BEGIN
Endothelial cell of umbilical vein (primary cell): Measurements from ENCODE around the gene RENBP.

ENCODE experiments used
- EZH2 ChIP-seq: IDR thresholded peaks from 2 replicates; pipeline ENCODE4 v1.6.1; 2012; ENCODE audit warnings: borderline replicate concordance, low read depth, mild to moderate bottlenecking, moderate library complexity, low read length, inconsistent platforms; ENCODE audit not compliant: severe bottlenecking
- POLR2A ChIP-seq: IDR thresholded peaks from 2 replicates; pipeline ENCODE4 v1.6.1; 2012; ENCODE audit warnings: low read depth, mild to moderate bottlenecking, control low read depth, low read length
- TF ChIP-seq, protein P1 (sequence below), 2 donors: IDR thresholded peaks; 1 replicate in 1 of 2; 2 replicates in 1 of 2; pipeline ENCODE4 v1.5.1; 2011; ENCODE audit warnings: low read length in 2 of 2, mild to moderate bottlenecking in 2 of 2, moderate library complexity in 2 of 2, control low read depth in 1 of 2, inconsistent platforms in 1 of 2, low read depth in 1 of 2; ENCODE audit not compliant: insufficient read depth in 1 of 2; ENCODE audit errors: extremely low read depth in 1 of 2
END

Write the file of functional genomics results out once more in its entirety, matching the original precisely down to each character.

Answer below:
Endothelial cell of umbilical vein (primary cell): Measurements from ENCODE around the gene RENBP.

ENCODE experiments used
- EZH2 ChIP-seq: IDR thresholded peaks from 2 replicates; pipeline ENCODE4 v1.6.1; 2012; ENCODE audit warnings: borderline replicate concordance, low read depth, mild to moderate bottlenecking, moderate library complexity, low read length, inconsistent platforms; ENCODE audit not compliant: severe bottlenecking
- POLR2A ChIP-seq: IDR thresholded peaks from 2 replicates; pipeline ENCODE4 v1.6.1; 2012; ENCODE audit warnings: low read depth, mild to moderate bottlenecking, control low read depth, low read length
- TF ChIP-seq, protein P1 (sequence below), 2 donors: IDR thresholded peaks; 1 replicate in 1 of 2; 2 replicates in 1 of 2; pipeline ENCODE4 v1.5.1; 2011; ENCODE audit warnings: low read length in 2 of 2, mild to moderate bottlenecking in 2 of 2, moderate library complexity in 2 of 2, control low read depth in 1 of 2, inconsistent platforms in 1 of 2, low read depth in 1 of 2; ENCODE audit not compliant: insufficient read depth in 1 of 2; ENCODE audit errors: extremely low read depth in 1 of 2